Does happiness or joy provide satisfying final meaning to our existence? Our journey will begin by addressing the core issue of meaning. Does meaningful existence make us happy or joyous? Or joyous existence is meaningful in itself. This immediately leads to an age-old question, who decides the meaning? Philosophers have struggled with this question for decades. Or “who is it that needs to be happy or decides meaning?” Of course, since we are talking about “our” happiness or happiness of “self,” we naturally conclude that it is self or “I” that is at the root of all this inquiry. We end up asking “who am I?” Alternatively, “Who is this self?” Once we understand the true nature of “I,” we can address the happiness and meaning associated with “I.”
As we search for the “I” that likes to be happy, we find several candidates. Of course we start with the most obvious, me with my name, titles, education, place in the society with certain face, body weight. Myself, the one I can see in the mirror. Great! Are we getting close, or it just seems that way? Then we may be awakened by that voice, “I think I know that this is not all I am, maybe there is more to myself than my physical self.” Who is doing the thinking? Who is it that is doing the act of understanding or doubting? Maybe there is a little “I” within my physical body that I cannot see in the mirror. Is this the one which needs to be happy? Has science found any such entity called inner I? It is clear that most of us do recognize the big I or the physical I. However, in a quiet and unobvious way, we all seem to recognize this other “I” or inner “I,” especially as we express ourselves in our everyday language and describe our feelings. Here is a real case of a mother who described the following:
Expression of Self
“I’m in my early thirties and the married mother of two young children. I have a good job, and my husband and I get along well. My problem lies within myself. I suffer from something I can only describe as “self-loathing.” It started as a teenager (with cutting my arms, drinking, smoking, running with the wrong people). Now I try to keep it all neatly tucked away in my psyche. I’ve been to therapists and take antidepressants, but this lingering self-hate always surfaces. My symptoms cause me to withdraw, hit myself with hangers, and say and think the most horrible thoughts about myself. Even with my accomplishments, I do not think much of myself. I’m not suicidal, but I often entertain thoughts of cutting my arms and legs or having someone else beat me until I’m black-and-blue as though I deserve punishment for being who I am. I compare myself to others nonstop and sometimes withdraw for days if I meet someone I envy. It’s awful! In addition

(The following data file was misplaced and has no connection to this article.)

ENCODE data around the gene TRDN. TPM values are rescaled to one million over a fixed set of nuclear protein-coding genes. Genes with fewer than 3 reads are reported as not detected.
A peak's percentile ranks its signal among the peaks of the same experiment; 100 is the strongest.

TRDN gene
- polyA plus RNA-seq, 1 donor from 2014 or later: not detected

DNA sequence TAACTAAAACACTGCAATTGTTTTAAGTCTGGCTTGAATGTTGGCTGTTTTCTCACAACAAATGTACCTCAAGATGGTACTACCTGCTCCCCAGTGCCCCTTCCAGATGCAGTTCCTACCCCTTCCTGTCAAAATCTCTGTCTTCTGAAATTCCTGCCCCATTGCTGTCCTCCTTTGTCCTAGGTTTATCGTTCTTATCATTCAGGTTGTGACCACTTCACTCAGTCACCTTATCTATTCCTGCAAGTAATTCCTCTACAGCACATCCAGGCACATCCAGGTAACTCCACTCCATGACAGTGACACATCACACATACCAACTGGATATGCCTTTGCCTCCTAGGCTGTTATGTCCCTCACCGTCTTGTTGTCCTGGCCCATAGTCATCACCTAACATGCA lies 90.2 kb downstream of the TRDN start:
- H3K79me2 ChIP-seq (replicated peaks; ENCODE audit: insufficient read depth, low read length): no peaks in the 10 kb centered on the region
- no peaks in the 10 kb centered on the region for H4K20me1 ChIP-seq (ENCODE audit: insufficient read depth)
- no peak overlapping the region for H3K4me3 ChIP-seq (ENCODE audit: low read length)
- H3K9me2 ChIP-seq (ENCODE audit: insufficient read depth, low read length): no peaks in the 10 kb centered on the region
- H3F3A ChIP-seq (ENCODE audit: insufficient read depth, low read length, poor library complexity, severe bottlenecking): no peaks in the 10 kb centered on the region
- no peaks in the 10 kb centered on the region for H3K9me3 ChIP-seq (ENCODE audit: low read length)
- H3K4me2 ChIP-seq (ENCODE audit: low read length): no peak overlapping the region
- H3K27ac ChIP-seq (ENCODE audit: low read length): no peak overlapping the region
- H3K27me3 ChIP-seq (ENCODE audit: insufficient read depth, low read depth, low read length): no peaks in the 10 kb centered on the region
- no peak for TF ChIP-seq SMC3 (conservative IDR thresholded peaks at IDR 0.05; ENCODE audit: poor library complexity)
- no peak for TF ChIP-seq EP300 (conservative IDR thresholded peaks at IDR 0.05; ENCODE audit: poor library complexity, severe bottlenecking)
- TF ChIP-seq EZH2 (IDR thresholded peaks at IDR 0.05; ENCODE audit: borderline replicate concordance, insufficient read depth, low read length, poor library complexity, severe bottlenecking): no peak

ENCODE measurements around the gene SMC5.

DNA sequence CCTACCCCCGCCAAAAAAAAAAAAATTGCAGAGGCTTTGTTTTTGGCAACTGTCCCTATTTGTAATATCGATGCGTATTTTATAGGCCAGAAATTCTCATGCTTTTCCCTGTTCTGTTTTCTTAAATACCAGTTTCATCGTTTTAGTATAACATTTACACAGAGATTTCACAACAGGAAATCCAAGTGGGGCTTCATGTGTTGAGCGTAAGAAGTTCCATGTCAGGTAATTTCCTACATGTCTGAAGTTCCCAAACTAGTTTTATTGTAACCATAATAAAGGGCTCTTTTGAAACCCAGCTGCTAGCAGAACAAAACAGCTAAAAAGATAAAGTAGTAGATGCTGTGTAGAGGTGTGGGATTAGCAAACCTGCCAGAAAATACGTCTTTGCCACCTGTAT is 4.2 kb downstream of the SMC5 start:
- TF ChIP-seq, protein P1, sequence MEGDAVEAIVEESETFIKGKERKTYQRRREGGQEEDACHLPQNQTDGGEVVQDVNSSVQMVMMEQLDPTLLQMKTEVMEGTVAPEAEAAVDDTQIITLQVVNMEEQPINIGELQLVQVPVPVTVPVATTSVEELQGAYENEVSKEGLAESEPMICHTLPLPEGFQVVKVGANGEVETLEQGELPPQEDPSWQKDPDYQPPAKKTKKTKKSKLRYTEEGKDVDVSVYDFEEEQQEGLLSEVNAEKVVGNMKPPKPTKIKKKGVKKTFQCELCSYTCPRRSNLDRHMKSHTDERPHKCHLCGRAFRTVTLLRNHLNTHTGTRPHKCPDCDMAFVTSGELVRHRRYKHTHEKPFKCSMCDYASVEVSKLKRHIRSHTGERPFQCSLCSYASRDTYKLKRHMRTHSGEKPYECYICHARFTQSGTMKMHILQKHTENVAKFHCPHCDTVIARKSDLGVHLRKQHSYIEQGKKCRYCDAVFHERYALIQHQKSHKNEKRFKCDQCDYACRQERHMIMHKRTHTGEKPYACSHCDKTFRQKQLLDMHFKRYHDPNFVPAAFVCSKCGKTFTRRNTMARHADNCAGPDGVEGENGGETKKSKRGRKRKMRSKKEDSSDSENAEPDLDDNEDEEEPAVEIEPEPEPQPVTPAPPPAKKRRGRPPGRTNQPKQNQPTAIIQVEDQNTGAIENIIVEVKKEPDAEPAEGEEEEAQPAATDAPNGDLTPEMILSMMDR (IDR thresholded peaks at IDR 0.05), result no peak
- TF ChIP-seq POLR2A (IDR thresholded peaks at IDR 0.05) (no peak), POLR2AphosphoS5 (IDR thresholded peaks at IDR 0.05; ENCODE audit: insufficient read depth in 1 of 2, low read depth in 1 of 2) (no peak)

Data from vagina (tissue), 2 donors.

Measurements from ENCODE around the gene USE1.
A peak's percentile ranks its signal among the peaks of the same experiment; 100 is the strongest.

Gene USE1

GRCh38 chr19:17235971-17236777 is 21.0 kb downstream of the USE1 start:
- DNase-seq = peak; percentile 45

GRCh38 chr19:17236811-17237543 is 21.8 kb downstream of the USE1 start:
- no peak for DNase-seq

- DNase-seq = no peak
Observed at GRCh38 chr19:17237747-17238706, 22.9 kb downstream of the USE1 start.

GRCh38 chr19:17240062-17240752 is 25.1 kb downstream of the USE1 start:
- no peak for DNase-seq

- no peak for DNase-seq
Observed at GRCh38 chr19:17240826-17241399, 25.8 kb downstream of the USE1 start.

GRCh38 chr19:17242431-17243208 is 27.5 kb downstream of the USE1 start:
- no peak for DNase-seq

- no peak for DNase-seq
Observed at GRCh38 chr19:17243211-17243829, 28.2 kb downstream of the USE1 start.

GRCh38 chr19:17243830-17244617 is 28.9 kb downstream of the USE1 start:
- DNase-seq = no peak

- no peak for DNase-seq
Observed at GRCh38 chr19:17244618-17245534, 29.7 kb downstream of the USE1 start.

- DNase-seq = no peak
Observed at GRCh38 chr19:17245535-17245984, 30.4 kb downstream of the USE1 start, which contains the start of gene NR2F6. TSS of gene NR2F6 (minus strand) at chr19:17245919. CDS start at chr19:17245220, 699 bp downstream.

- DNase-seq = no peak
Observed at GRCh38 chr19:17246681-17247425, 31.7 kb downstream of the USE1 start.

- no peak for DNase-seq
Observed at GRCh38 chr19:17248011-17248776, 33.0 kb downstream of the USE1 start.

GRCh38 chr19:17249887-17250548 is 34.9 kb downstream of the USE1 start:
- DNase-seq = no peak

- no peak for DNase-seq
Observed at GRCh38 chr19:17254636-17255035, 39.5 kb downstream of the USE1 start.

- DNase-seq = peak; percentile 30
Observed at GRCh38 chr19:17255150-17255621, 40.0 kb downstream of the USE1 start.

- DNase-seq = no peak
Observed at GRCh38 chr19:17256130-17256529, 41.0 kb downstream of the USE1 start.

to antidepressants, I’ve resorted to taking the painkiller Tramadol daily as it tends to lift my mood and help with these feelings of inadequacy. I do not want to pass this on to my kids, whom I love more than anything. Why in the world won’t this stop?”
It is clear that an inner “I” exists, at least in our expression, and is intimately entangled with our concept of self. It turns out that understanding nature of this inner “I” is essential for our happiness. As I will describe later that it is the inner “I” that needs to be happy and keeps us contented and joyful. Where does this inner “I” reside? It is a question which humans have been searching for since ancient times. Could it be any organ in my body or a cell or a molecule or may be an atom that is part of my being? Or perhaps
a combination of many atoms or molecules or cells or maybe organs that represent this inner “I”? Or on the other hand, does this inner “I” exist beyond space-time, in another domain? One thing is clear, “I” that seemed so simple at the start is not so. Between the physical “I” that I can see in mirror and the informational inner “I,” I am confused. Which is my true self? Our journey will begin, by understanding the nature of “I.” Then we can address what makes it happy and what will keep it happy.
Approaching the subject of this inner “I” has not been easy, and it has been a goal of humanity since knowledge began.
Perspective, My View of Self and Whole
A perspective related to my view of who I am and how I see myself to be connected to all that surrounds me is the most notable mark of human existence. It affects all of our lives. It provides us meaning or may be the meaning of meaning. Is there something I can change about my perspective that can intensely affect my pleasure meter? The answer is yes. One can become blissful in an instant by effectively changing one’s perspective and understanding toward one’s life, existence, reality, and eternal truth.